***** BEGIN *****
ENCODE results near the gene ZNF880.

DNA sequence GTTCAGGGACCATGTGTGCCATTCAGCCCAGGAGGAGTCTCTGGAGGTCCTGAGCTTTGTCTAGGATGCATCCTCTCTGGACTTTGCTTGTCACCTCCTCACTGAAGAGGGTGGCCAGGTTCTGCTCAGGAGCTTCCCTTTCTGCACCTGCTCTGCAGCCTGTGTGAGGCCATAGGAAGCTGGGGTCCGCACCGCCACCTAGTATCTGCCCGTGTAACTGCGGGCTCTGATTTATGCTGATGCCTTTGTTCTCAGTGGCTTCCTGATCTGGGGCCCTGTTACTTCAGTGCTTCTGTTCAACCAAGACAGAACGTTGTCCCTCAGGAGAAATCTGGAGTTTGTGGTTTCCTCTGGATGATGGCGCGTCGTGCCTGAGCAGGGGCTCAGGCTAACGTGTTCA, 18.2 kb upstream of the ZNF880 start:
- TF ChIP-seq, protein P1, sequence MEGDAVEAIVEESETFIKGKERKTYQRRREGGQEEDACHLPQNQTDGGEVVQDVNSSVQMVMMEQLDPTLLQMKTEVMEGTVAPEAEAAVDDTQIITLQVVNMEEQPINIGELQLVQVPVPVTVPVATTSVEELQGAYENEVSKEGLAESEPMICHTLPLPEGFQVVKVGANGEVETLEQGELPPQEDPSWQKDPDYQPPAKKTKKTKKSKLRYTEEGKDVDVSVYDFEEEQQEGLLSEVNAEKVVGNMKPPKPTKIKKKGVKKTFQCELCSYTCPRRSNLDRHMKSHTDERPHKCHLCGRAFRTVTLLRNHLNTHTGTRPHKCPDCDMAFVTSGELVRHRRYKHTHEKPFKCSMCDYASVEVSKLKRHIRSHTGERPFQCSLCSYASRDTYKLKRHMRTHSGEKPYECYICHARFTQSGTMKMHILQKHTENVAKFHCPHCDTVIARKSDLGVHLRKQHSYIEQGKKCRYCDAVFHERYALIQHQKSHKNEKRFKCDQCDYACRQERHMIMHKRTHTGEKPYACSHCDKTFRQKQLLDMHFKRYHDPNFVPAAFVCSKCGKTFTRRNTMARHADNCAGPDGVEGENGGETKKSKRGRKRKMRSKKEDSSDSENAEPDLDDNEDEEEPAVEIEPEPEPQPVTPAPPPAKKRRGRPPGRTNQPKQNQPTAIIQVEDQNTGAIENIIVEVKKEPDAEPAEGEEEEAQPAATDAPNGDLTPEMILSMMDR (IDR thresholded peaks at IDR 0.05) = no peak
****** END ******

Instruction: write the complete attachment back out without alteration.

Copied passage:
ENCODE results near the gene ZNF880.

DNA sequence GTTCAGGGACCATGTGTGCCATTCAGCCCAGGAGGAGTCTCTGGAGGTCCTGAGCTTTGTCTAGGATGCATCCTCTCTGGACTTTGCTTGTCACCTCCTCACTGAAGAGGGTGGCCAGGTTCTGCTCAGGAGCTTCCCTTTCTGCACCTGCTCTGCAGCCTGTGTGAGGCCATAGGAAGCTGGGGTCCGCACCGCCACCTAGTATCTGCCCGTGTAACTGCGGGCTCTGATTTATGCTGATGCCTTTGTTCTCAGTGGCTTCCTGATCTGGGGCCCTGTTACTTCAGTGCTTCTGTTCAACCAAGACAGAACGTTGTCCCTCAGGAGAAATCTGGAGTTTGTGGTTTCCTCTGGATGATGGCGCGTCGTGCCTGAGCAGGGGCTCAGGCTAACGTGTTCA, 18.2 kb upstream of the ZNF880 start:
- TF ChIP-seq, protein P1, sequence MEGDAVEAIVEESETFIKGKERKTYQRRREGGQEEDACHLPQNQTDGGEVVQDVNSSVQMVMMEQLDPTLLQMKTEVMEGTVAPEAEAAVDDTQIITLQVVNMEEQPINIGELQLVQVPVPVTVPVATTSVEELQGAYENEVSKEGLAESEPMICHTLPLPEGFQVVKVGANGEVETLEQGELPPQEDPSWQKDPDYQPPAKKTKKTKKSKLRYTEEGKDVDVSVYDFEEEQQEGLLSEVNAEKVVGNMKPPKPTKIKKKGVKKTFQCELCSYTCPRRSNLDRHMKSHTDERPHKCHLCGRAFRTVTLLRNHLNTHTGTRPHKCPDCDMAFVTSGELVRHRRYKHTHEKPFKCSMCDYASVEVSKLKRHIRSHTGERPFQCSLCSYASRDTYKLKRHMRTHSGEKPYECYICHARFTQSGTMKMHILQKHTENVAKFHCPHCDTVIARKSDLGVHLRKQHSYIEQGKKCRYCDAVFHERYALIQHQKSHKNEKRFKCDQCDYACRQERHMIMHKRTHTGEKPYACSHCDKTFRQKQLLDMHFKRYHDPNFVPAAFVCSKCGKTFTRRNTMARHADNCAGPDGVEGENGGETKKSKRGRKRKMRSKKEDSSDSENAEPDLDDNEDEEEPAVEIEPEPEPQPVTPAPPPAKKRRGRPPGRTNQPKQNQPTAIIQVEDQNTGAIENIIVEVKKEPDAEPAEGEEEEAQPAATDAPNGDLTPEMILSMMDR (IDR thresholded peaks at IDR 0.05) = no peak